Typically, an employee will have quit for two simultaneous reasons: a "push" of some sort having to do with longstanding frustrations at Cypress, and a "pull" from another company at which the "grass appears to be greener." A successful retention argument will expose the advantages perceived for the other company as unrealistic, as well as offer a real solution to some of the problems that caused the employee to consider leaving in the first place. Once you and your VP have formulated your first-cut employee-retention arguments, I should become involved to help set the overall strategy. This strategy should be defined and refined the very day the employee resigns.
6.) Use all the horsepower at your disposal to win. With a carefully constructed strategy in place, we can then proceed to win back the employee. The employee first got the message that quitting was a big deal because of your rapid reaction to his resignation. We then reminded the employee that the company truly was interested in him because we listened to what was wrong for as long as it took to hear out the problem.
On the second day, the employee should be given the message that his quitting was a mistake, that the company knows it was a mistake, and that the company will single-mindedly try to rectify that mistake. (Cypress will accept only two answers to our proposal that you stay: "Yes" and "We'll talk about it some more.") On the second or third days, during which our position is being presented, the employee should be given the firm impression that we are not continuing business as usual. Schedules are interrupted. If appropriate, we may meet over meals outside the plant during off-hours.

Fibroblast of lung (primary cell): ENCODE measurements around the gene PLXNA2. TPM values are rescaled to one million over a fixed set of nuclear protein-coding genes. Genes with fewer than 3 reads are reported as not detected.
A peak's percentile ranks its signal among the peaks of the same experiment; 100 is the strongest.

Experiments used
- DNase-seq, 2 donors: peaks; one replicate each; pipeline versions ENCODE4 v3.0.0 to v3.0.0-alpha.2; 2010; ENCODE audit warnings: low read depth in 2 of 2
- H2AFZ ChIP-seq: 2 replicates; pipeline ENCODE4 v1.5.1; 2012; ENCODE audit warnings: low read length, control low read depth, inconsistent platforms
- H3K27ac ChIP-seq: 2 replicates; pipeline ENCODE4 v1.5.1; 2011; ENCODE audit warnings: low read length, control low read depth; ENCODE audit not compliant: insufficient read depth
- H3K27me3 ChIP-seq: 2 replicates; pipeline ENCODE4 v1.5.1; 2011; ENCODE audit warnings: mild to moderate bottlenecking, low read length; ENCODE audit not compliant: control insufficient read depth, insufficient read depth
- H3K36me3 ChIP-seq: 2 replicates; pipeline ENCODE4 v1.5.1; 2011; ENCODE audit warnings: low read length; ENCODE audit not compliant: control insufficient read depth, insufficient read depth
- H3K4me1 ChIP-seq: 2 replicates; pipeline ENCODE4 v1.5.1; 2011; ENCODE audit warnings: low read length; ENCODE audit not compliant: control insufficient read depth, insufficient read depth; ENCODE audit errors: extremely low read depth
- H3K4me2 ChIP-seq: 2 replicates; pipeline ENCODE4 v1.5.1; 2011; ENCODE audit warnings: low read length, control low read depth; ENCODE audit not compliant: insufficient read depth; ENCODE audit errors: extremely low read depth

If the employee's spouse is a major factor in the resignation,, the spouse is involved in the discussions. Any level of management required to get the job done is brought in. If it takes the president to get the job done (and it does in half the cases), then the president has nothing more important to do than to sit down with the employee. One of the greatest mistakes middle managers make when an employee quits is to assume that I am too busy to interrupt my schedule to keep a good person in the company.